In the meantime Goldy had been at war for a year, landing at Gallipoli in September 1915 with the 23rd Infantry Battalion.  He had seen fighting in the Lone Pine sector following the August offensive and had since been promoted to lieutenant.  Now, as his elder brother headed for Egypt, Goldy was on his way to France – to the Western Front.

E00007 Captured German trenches, north west of the Pozières Windmill. Constant shelling destroyed the trenches, which had to be continually re-dug to still offer some protection E00007

By the time the Australian troops started arriving in France in March 1916, the Western Front had bogged down into stalemate. It had become clear that attacking strongly entrenched German positions protected by barbed wire, machine-guns, and artillery would be enormously costly. This new battlefield would test the Australians to their limit. On 1 July the great allied offensive in France began on the Somme.  Fighting on a massive scale continued as both sides fed in fresh divisions over the ensuing weeks.  Despite horrendous losses, the British and French were making progress. 

On 23 July the 1st Australian Division went into action to capture the village of Pozières, a particularly hard nut to crack in the German defences.  They succeeded, but had to endure several days of intense bombardment and counterattack.  Suffering terrible losses, they were soon relieved by the 2nd Australian Division, which included Goldy’s 23rd Battalion.  On the night of 28-29 July this division attempted another push forward, but the attack failed and losses were again very heavy.

E00013 The old German lines at Pozières, in France, in October 1916, looking north towards the windmill. These positions were captured by the Australians, including Alec’s 23rd Battalion, on 4 August 1916 E00013

It was at this point that Alec and Goldy’s paths in the war finally crossed – almost.  As fate would have it, Alec had secured a transfer to his younger brother’s battalion, the 23rd, but after arriving in France, had to spend two months in training depots and entrenching units behind the lines.  Now a second lieutenant, at last he joined the battalion in the front line at Pozières on 29 July but he had only just missed his brother.  Goldy had gone into the attack the night before and was now missing.  A few days later Alec wrote home:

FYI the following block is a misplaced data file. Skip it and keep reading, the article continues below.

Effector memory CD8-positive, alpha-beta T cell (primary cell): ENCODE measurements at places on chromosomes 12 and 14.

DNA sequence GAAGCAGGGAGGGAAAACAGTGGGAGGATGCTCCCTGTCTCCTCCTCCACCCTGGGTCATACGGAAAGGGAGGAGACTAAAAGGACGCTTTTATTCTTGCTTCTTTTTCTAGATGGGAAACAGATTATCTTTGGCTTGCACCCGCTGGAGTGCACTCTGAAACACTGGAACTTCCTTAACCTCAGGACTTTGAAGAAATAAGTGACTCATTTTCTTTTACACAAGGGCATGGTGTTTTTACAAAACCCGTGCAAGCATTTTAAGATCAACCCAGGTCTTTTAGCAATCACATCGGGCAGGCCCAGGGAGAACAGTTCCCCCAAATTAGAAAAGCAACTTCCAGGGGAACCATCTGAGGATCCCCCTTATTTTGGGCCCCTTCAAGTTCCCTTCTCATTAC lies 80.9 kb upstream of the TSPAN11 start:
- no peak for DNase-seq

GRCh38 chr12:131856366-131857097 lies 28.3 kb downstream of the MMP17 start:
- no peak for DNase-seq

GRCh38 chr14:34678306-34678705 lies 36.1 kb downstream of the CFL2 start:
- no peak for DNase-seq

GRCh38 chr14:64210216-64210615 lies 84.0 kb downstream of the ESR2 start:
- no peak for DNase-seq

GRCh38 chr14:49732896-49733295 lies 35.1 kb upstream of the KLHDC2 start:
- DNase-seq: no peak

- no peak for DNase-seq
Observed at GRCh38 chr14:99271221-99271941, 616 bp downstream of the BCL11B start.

‘Goldy is gone – quite probably taken prisoner and all right.  If killed he could not have died in agony because our stretcher-bearers were out in No Man’s Land that same night, and then next day, and he could not have been missed.  I was out searching for him myself the next night ...’

Despite being worried sick about his brother, Alec also had to cope with being brand new to the front line at a time which saw probably the worst and most intense period of fighting and constant shelling the Australians ever had to endure. Another attack took place on 4 August and here the horror really began for Alec. The handful of letters he wrote to family and friends about his first week in the front line show a man struggling to endure the carnage around him and the dreadful strain of constant bombardment, while also leading men he hardly knew.  At night the Australians had to send parties out to dig and repair the trenches so they could still offer some protection.  Alec described one such night’s work:

It was awful, but we had to drive the men by every possible means … The wounded and killed had to be thrown to one side.  I refused to let any sound man help a wounded man. The sound men had to dig … I took it on myself to insist on the men staying, saying that any man who stopped digging would be shot.  We dug on and finished amid a tornado of bursting shells … I was buried twice, and thrown down several times – buried with dead and dying. The ground was covered with bodies in all stages of decay and mutilation, and I would, after struggling free from the earth, pick up a body by me to try to lift him out with me, and find him a decayed corpse. I pulled a head off – was covered with blood.  The horror was indescribable.’